Steiner is one of five Boulder Valley teachers awarded grants for summer projects this year through the Fund for Teachers. Altogether, the Houston-based group awarded $77,000 to 33 Colorado teachers. Colorado’s Public Education & Business Coalition also contributed to the grants.
The idea is to encourage teachers to create personalized professional development experiences. Teachers must show how the activity will make them better teachers and how they’ll use what they learn in the classroom.
Bear Creek’s Steiner, who will go with an outfitter for her first rafting trip, said she wants to learn more about the river’s geology for a project that will feature her students creating stream tables out of sand. She also plans to keep a journal and take lots of pictures.
“I’m so excited to be able to get down inside the Colorado River,” she said. “Hopefully, I can bring a more realistic side to the projects we do.”
Katie Jones and Peter Mitchell, first-grade teachers from Boulder’s Crest View Elementary, are using their grant to spend two weeks in Pueblo, Mexico, for an English-as-a-second-language class.
The two are taking classes at the University of Colorado to earn their English-as-a-second-language endorsement, and going to Mexico is an optional part of the program. Along with taking a class on how to teach second-language students, they’ll also try teaching English to Pueblo students.
Mitchell said the training should help them better reach their second-language students and teach a required first-grade social studies unit on Mexico.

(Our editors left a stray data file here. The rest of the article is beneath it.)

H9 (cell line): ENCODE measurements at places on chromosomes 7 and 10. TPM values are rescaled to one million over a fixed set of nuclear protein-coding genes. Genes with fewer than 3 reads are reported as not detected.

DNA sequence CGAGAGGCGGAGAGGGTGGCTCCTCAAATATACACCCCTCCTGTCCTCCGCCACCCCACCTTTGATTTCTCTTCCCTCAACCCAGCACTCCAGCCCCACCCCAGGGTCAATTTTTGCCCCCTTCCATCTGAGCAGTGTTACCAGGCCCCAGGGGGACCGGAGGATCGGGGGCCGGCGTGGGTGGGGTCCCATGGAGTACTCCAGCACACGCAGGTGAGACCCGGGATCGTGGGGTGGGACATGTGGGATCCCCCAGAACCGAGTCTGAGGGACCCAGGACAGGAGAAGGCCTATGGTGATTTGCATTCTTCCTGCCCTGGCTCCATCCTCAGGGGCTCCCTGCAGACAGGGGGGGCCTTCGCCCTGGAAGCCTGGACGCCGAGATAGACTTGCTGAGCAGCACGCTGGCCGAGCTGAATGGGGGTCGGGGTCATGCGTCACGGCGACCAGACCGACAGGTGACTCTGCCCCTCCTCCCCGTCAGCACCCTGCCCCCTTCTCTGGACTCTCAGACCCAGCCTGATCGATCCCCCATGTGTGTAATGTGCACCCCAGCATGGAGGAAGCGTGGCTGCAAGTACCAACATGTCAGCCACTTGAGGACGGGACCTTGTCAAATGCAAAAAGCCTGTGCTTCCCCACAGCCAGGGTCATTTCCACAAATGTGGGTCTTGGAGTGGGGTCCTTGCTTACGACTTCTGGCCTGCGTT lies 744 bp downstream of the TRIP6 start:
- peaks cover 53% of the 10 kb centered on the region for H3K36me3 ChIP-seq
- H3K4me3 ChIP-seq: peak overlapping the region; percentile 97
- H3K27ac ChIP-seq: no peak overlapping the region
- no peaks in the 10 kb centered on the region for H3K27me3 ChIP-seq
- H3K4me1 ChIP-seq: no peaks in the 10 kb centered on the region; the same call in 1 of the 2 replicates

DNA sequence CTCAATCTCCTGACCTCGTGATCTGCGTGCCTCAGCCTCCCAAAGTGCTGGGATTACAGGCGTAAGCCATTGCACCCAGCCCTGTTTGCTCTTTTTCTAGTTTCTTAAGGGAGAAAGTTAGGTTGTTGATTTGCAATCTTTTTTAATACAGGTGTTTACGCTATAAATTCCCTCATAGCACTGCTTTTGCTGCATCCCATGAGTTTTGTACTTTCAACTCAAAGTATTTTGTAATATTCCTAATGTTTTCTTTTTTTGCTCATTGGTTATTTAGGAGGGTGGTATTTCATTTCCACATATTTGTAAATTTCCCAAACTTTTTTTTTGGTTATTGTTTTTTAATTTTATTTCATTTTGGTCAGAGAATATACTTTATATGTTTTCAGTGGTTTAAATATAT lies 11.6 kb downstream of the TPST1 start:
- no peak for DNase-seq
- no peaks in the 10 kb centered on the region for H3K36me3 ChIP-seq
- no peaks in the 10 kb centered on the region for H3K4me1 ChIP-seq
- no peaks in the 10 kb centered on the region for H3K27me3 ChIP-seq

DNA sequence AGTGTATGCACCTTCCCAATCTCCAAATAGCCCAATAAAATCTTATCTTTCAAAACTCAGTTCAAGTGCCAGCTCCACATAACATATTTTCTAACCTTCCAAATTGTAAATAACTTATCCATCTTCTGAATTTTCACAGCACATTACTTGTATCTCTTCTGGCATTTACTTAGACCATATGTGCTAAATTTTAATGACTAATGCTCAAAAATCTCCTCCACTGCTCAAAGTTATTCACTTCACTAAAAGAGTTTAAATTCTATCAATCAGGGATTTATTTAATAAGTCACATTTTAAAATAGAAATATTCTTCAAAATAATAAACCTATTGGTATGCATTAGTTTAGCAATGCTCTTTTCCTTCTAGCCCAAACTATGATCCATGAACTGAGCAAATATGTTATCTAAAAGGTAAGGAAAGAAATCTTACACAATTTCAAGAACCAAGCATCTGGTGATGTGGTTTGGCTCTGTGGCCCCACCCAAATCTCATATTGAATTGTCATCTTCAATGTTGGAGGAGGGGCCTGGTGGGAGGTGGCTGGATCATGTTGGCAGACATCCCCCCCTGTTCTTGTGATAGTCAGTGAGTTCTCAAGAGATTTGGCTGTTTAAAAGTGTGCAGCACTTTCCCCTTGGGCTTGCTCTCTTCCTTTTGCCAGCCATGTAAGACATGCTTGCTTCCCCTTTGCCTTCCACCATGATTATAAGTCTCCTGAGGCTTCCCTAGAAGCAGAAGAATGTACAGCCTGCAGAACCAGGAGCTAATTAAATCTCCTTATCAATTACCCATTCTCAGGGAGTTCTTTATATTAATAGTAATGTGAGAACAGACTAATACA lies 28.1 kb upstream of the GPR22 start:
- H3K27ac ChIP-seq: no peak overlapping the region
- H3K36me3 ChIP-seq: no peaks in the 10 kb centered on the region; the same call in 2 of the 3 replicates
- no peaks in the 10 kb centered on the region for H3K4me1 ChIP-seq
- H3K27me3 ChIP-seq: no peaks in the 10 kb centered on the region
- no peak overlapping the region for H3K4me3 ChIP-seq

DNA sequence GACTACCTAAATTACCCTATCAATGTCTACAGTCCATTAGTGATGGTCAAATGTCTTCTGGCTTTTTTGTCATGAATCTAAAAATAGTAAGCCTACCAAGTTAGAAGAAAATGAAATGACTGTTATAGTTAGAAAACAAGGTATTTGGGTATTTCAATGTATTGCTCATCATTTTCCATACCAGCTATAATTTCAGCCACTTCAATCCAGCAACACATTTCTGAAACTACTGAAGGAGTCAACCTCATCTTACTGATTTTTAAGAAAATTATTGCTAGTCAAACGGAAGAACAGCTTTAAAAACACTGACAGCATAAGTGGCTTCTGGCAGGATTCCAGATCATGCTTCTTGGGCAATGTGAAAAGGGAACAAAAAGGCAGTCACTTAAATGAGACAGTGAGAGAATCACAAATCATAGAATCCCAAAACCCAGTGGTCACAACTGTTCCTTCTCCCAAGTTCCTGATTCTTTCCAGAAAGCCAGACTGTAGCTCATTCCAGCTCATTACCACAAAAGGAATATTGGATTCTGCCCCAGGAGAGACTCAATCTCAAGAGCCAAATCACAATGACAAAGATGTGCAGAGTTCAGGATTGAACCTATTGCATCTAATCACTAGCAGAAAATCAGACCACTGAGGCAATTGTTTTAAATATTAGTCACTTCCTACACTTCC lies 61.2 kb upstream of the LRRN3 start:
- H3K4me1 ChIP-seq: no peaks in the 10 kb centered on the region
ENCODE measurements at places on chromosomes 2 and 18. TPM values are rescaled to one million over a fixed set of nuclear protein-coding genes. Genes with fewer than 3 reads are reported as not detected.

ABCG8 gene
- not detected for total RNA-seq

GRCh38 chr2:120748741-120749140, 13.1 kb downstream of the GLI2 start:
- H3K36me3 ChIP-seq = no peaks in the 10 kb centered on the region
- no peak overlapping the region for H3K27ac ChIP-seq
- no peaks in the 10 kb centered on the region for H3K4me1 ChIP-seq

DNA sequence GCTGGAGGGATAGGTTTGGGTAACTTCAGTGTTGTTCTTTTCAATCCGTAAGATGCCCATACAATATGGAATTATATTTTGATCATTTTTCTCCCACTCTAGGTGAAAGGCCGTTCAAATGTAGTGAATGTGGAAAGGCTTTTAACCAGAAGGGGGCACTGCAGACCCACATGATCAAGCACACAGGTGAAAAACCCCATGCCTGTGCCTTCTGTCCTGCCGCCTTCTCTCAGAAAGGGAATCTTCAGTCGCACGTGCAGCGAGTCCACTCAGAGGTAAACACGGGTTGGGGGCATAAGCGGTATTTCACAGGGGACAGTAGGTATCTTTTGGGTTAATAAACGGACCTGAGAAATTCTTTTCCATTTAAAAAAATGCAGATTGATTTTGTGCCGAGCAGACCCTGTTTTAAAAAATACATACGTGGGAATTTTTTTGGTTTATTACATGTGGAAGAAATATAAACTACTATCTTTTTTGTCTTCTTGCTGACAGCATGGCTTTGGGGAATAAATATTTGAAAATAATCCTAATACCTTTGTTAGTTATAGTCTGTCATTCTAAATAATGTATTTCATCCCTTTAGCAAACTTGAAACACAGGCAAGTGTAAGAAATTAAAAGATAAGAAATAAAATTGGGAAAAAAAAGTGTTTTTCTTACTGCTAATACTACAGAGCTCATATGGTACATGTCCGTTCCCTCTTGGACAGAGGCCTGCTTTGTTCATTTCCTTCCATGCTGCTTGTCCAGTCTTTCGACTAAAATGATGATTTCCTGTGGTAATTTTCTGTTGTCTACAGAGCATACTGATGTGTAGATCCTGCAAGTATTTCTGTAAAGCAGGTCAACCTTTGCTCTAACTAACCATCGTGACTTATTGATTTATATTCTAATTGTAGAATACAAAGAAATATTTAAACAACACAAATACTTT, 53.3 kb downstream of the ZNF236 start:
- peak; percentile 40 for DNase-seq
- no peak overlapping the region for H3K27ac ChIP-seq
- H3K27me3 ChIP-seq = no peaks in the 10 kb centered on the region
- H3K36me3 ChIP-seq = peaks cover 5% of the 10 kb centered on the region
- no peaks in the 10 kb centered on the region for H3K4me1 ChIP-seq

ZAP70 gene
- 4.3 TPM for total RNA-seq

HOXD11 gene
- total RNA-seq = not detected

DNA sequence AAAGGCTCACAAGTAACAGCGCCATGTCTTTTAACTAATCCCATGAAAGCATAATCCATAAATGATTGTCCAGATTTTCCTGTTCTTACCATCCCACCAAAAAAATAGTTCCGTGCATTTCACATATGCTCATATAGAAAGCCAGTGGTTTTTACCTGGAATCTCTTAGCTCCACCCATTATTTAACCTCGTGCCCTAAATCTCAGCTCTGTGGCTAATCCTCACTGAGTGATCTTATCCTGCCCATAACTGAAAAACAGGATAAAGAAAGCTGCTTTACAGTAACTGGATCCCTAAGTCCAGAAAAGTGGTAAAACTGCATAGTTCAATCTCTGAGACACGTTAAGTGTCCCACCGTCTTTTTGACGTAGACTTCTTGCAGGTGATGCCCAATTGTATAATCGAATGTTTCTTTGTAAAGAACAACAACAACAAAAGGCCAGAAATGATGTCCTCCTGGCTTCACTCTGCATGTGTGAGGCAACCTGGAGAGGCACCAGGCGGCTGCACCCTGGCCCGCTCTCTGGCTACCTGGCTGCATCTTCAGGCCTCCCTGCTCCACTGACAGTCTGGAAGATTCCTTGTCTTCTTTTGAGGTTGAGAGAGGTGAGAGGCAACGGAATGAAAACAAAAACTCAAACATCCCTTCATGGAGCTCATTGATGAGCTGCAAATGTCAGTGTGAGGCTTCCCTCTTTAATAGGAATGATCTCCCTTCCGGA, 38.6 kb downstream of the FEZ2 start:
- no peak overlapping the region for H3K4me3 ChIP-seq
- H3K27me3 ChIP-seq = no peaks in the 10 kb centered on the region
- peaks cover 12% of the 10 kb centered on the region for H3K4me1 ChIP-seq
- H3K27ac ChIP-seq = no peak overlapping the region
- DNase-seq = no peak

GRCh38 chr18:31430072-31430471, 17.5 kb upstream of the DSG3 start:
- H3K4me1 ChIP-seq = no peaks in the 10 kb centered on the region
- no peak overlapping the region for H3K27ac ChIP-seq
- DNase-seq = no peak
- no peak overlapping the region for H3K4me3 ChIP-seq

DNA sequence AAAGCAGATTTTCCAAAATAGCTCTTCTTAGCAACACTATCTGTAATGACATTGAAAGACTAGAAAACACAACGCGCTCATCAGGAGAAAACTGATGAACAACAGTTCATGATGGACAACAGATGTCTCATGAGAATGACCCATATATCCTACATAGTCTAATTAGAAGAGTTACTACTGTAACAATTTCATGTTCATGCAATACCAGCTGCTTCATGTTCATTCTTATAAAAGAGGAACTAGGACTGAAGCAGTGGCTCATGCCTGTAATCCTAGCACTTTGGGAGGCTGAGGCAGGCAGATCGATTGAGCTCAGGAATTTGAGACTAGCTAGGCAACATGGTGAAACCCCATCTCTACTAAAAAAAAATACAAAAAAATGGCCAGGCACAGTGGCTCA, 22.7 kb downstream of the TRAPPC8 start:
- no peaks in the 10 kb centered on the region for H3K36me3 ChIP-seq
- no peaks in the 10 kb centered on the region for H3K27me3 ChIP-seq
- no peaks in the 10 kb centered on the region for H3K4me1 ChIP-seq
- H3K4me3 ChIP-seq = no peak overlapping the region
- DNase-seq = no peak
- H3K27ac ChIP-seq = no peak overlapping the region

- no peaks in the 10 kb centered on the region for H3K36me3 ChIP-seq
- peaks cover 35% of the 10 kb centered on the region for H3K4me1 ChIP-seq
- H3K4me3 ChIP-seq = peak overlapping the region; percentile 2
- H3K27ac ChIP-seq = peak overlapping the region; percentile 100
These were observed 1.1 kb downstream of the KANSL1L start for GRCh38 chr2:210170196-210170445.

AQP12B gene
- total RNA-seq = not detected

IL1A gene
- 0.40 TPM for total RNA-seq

“We can read as much as we can about Mexico, but it doesn’t compare to actually experiencing and understanding what it’s like to be there,” he said.
The other two Boulder Valley grant winners are Kristie Betts and Megan Freeman from Lafayette’s Peak to Peak Charter School. The two are going to a Colorado writing retreat.
More than 100 Houston-area teachers have received $344,000 in grants from a national education foundation called Fund for Teachers. The money from the Houston-based group will send teachers around the nation – and, in some cases, the world – so they can return with new lessons for their students.
Candace Garvin, a special education teacher at HISD’s The School at Post Oak, will travel to South Africa to learn about a mentoring program for troubled girls, for example. Jean King, an art teacher at De Zavala Elementary, will travel to New Mexico to study the art of Georgia O’Keefe.
The Fund for Teachers, founded in 1998 by Apache Corporation Chairman Raymond Plank, doled out $1.9 million in grants to more than 500 teachers nationwide this year.
Teacher Regina Driver, who is originally from Great Britain, said it’s funny, but she had to come to Owasso to finally visit Shakespeare’s birthplace, Stratford-upon-Avon.
“I grew up in southwest London, but I never ever had an opportunity to study in Stratford-upon-Avon,” said Driver, who teaches junior and senior literature at Owasso High School.
That is, until now. Three organizations awarded more than 100 Oklahoma teachers such as Driver a total of $350,000 in grant money to travel and study this summer.
Oklahoma Foundation for Excellence, said it is the second year that the grant program has been offered statewide.
The foundation, along with the Tulsa Community Foundation and the national organization Fund for Teachers, have awarded 69 grants to 108 Oklahoma teachers.
“To help teachers expand their knowledge is one of the best ways that we feel like we can further our mission,” Stratton said. “It is respecting them for what they are doing and recognizing that they need nurturing too.”
Driver said she will spend a week studying at the Globe Theatre in London and a week at Stratford-upon-Avon, the home of the Royal Shakespeare Company.
Shocked by the news that she would receive the fellowship grant, Driver shared it with her students.
“I was amazed at how happy they were,” she said.
Stratton said teachers often have life-changing experiences when they study a subject up close.